Recently, there’s been a growing movement afoot – ‘positive selfishness’. It might sound paradoxical, but it’s about celebrating the self, doing things that make you happy and championing your own wellbeing.
In fact, against all conventional notions of the term ‘selfish’, caring for yourself is an essential part of caring for others. Tune into these five TED talks to uncover new ideas on how we can reimagine the self.
Finding happiness through flow
Best-selling author Mihaly Csikszentmihalyi rose to fame with his self-help book Flow: The Secret to Happiness. One of the leading proponents of positive psychology, Csikszentmihalyi lets us in on a secret: if you want to fuel your creativity, productivity and wellbeing, it’s all about finding your flow.
What is ‘flow’? It’s a mental space that opens up a wellspring of creative energy, taking you out of the arena of the everyday. Csikszentmihalyi compares this to ecstasy – an experience central to all great civilisations. ‘Ecstasy’, a word originally meaning to be taken out of one’s proper place, is a way of stepping into an alternative reality which reveals new layers of the psyche.
Sound intriguing? Tune in to find out more about this fascinating concept.
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Help others to help yourself
What makes us feel good about ourselves? Psychology professor Elizabeth Dunn gives strength to something we’ve long known to be true: we feel good when we make others feel good.
Dunn highlights a study carried out by herself and her colleagues, where a group of toddlers were given Goldfish crackers. The researchers, examining the emotional responses of the toddlers, found that they were happy when they got the crackers for themselves – but even happier when they were able to give them away.
This inbuilt drive for altruism stays with us into adulthood, explaining why many of us give to charity and will go the extra mile to make people happy. Because acting selflessly, ironically, is the best way to feel good about ourselves.
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Eat, pray, succeed
Elizabeth Gilbert, the author of Eat, Pray, Love, talks us through her personal journey. She charts her development from dreaming of being a writer, through her waitressing years and finally to her breakthrough moment.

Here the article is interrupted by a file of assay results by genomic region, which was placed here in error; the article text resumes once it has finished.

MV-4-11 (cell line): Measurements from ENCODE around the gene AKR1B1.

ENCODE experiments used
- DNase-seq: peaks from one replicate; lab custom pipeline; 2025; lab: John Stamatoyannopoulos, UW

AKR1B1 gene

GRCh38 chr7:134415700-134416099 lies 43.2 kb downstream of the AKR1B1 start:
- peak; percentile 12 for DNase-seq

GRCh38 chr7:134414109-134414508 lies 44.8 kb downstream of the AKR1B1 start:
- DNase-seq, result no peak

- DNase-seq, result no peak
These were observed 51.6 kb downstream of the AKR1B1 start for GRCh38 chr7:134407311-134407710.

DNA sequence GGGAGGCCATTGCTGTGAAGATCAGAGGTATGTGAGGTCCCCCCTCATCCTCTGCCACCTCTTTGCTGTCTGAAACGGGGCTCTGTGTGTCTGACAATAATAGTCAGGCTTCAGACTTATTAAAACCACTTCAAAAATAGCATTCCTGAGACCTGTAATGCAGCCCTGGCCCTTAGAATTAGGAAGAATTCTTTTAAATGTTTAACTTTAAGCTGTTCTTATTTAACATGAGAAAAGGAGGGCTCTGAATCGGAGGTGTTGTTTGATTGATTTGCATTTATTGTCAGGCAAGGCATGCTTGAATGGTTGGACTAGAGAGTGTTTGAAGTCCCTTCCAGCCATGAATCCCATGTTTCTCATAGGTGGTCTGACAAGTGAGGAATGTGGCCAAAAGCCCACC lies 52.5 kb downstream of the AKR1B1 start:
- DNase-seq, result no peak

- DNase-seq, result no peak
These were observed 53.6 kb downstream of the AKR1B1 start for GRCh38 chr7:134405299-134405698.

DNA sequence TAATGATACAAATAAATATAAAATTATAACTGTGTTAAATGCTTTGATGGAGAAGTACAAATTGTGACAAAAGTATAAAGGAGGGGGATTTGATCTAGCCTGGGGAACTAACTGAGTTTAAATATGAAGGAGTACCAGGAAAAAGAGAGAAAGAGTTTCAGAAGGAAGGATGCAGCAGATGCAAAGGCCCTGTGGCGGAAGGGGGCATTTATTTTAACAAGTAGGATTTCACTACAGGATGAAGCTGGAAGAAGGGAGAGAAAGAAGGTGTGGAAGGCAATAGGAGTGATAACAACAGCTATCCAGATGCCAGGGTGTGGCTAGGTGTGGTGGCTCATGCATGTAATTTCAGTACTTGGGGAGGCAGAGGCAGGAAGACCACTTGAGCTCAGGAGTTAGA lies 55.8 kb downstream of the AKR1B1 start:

She explains how the experiences of failure and success shape our inner lives in strange ways:
“For most of your life, you live out your existence here in the middle of the chain of human experience where everything is normal and reassuring and regular, but failure catapults you abruptly way out over here into the blinding darkness of disappointment. Success catapults you just as abruptly but just as far way out over here into the equally blinding glare of fame and recognition and praise… The only thing that your subconscious is capable of feeling is the absolute value of this emotional equation, the exact distance that you have been flung from yourself. And there’s a real equal danger in both cases of getting lost out there in the hinterlands of the psyche.”
What’s important, in both of these psychologically extreme cases, is having a sense of home to return to – a point within the self.
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Actor Thandie Newton delves into questions about the self and the other, and how our sense of identity evolves through our lives. After birth, ‘our fundamental sense of oneness’ with our surroundings is lost very quickly, as we’re socialised into our identities. But what happens when our sense of self clashes head-on with the idea of self imposed by society? Suddenly, we become aware that we are seen as the ‘other’.
Newton talks about what it was like growing up on the coast of England in the 1970s, born to a black mother and white father.
“The self likes to fit, to see itself replicated, to belong. That confirms its existence and its importance… Without it, we literally can’t interface with others. We can’t hatch plans and climb that stairway of popularity, of success. But my skin color wasn’t right. My hair wasn’t right. My history wasn’t right. My self became defined by otherness, which meant that, in that social world, I didn’t really exist. And I was “other” before being anything else — even before being a girl.”
What’s the antidote to the feeling of otherness? Newton says it’s all about reconnecting to the sense of oneness, realising that our small fragile identities form a web of infinite connections.
In embracing this powerful notion, the barriers between self and other are broken down, allowing us to realise how interconnected we truly are.
Raw, strange magic
In a similar vein, Casey Gerald dives into what it means to truly embrace yourself in a society which keeps telling you that you don’t fit in.
“We’re taught to turn ourselves and our work into little nuggets that are easily digestible; taught to mutilate ourselves so that we make sense to others, to be a stranger to ourselves so the right people might befriend us and the right schools might accept us, and the right jobs might hire us, and the right parties might invite us, and, someday, the right God might invite us to the right heaven and close his pearly gates behind us, so we can bow down to Him forever and ever.”
When you’re met with hostility against your innate sense of self, how do you reconnect with your essence and channel the magic within you? It’s all about courage. The strength to have faith in yourself, to stand with the ‘wretched of the earth’ and build a better society together.
One clear thing emerges from all of these talks: by reconnecting with the deeper levels of the self, not only will we find happiness on a personal level, but we can also bring happiness to those around us. This is the power of positive selfishness.
Read more: Six TED talks to fuel your self-development